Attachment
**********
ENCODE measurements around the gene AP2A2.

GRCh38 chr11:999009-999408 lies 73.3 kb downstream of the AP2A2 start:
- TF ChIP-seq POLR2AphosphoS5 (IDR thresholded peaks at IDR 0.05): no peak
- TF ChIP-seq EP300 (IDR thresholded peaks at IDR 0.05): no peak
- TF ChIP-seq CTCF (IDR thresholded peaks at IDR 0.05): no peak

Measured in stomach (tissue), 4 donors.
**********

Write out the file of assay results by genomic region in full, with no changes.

ENCODE measurements around the gene AP2A2.

GRCh38 chr11:999009-999408 lies 73.3 kb downstream of the AP2A2 start:
- TF ChIP-seq POLR2AphosphoS5 (IDR thresholded peaks at IDR 0.05): no peak
- TF ChIP-seq EP300 (IDR thresholded peaks at IDR 0.05): no peak
- TF ChIP-seq CTCF (IDR thresholded peaks at IDR 0.05): no peak

Measured in stomach (tissue), 4 donors.